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An electronic signature is broadly defined under the ECA as “any letter, character, number, sound or any other symbol or any combination thereof created in an electronic form adopted by a person as a signature”.
According to the ECA, if there is a requirement for a signature of a person on an electronic document, this is fulfilled by an electronic signature which is:
attached to or logically associated with the document;
adequately identifies the signer and his approval of the information to which the signature relates; and
is as reliable as is appropriate given the purpose and circumstances for which the signature is required.
To demonstrate fulfillment of the reliability test above, three further conditions need to be met. These are that
(i) the means of creating the electronic signature is linked to and under the control of the signer only;
(ii) any change to the e-signature post signing is detectable; and
(iii) any change to the document post signing is detectable.
The above further conditions regarding detectability of changes post-signing might present a challenge when it comes to simpler e-signature tools, such as those that only provide a PDF image of a signature. It is difficult to see how such tools, without anything further, can convincingly be said to suffice. It appears though that there are some alternative ‘middle ground’ e-signature tools in the market – stopping short of digital signatures – which do offer a built in tamper evidence function. These would seem to be less risky options for meeting these specific conditions.
There has not been much in the form of case law expanding on the practical meaning of each of the above ECA tests in the event of a dispute. However, the recent case of Yam Kong Seng & Anor v Yee Weng Kai  4 MLRA 316 does illustrate that point (b) above regarding identifying the signer is not necessarily a very difficult threshold to meet. In that case, it was held that even a simple SMS could fulfil the legal requirement for a signature:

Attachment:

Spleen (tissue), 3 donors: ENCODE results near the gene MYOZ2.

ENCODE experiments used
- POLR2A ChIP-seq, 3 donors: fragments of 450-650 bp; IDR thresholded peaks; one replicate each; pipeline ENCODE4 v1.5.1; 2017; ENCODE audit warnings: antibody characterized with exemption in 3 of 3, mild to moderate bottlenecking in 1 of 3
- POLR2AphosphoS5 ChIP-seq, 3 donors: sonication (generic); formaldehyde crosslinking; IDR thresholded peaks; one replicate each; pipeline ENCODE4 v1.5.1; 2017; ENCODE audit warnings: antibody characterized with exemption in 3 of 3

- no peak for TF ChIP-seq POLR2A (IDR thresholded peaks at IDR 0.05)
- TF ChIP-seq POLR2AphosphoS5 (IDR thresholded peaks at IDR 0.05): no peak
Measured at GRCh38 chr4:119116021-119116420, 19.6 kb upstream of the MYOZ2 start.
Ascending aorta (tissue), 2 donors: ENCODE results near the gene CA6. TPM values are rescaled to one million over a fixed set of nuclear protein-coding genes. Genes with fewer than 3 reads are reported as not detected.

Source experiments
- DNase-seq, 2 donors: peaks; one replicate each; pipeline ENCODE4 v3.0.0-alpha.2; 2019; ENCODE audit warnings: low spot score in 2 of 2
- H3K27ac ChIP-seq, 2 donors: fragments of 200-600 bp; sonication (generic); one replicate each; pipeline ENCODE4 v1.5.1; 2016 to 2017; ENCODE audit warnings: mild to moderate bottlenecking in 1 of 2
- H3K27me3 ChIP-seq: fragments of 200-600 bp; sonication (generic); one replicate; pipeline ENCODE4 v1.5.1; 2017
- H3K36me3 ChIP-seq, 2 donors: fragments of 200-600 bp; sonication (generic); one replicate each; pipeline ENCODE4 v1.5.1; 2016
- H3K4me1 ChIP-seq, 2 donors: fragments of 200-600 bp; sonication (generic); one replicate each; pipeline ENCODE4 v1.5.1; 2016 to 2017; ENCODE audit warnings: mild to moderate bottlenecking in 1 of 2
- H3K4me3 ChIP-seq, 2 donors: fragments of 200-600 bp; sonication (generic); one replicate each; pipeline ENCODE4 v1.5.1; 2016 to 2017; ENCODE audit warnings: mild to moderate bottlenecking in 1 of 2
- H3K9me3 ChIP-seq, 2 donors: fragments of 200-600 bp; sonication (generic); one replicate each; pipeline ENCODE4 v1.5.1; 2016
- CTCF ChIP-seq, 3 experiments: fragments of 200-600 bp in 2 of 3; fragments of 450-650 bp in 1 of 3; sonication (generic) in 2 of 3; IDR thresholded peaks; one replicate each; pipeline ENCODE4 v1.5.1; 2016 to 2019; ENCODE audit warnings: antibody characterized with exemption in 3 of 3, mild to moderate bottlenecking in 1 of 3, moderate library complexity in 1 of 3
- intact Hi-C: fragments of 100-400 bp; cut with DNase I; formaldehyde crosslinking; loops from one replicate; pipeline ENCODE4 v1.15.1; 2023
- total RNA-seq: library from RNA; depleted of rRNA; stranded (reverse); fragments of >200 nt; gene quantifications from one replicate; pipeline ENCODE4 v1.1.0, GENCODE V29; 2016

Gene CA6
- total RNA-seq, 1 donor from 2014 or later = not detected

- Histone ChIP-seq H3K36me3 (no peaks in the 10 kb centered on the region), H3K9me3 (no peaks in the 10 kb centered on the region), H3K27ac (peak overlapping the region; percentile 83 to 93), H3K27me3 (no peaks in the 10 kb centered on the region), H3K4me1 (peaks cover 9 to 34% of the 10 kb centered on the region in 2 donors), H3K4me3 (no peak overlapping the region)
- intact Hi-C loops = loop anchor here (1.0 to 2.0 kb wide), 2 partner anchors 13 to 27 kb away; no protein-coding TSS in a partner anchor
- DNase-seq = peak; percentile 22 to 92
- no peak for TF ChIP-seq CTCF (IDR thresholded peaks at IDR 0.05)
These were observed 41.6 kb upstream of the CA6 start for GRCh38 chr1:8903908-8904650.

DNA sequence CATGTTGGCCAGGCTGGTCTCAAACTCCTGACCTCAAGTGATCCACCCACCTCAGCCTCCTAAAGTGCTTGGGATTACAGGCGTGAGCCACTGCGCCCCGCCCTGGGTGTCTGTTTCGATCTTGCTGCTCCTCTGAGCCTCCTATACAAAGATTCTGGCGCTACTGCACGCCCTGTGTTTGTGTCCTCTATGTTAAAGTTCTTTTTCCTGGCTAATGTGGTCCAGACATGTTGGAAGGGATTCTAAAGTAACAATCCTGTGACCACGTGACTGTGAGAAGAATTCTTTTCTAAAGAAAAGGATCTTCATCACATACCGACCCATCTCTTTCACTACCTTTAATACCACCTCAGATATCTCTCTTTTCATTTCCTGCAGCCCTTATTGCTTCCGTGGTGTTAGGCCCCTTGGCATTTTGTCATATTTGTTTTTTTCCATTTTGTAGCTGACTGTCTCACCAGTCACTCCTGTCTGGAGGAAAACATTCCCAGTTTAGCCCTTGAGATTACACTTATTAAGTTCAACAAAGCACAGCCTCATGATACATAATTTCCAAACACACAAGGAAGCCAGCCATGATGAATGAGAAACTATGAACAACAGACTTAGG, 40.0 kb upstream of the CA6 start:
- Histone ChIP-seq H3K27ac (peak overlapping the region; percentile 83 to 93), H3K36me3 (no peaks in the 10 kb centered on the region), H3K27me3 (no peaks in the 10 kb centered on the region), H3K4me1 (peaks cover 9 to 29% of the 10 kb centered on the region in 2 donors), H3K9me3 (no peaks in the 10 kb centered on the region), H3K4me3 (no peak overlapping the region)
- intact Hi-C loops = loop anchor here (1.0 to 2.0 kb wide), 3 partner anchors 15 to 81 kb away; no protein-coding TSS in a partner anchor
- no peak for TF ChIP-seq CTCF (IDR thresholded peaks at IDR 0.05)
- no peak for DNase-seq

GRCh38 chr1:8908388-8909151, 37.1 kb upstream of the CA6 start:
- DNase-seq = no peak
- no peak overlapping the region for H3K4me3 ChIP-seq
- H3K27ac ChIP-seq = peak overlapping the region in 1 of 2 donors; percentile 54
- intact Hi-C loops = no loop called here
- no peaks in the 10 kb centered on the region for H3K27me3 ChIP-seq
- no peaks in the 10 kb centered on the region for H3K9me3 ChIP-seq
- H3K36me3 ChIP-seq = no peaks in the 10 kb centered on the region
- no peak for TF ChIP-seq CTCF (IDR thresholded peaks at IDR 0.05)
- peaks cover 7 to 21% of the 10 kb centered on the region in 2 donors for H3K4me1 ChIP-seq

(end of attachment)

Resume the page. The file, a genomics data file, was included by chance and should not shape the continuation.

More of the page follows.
ECA legislated that…where any law required a signature of a person on a document, the requirement of the law…by an electronic signature subject to the collective demands of subparagraphs (a) to (c). For purposes of this appeal, the legal requirement for a signature was fulfilled as, inter alia, the sender was adequately identified…
The telephone number of the respondent from which the SMS was sent confirmed that it came from the respondent as the registered owner of that telephone… There was no probability of successfully rebutting the respondent being the sender as the respondent himself admitted sending the message.
The above case confirms that electronic signatures for purposes of the ECA can be in the form of any mark, created using any electronic technology. The ECA sets out some other further points which are important to note
Section 10: “where any law requires a seal to be affixed to a document, the requirement of the law is fulfilled (if the document is in the form of an electronic message) by a digital signature as provided under the DSA”.
Some transactions and documents are clearly and expressly exempted from the scope of the ECA. These are: (i) powers of attorney; (ii) wills and codicils (i.e. an addition/supplement to a will); (iii) trusts; and (iv) negotiable instruments (i.e. documents guaranteeing payment of a specific sum with the payer named such as promissory notes, demand draft and cheques).For such documents to be valid and enforceable, there might be additional formal requirements under Malaysian law such as notarisation or attestation before a public notary or commissioner of oaths. As such, for these instances, pen might still need to be put to paper and relying solely on electronic messages and signatures would generally not be appropriate.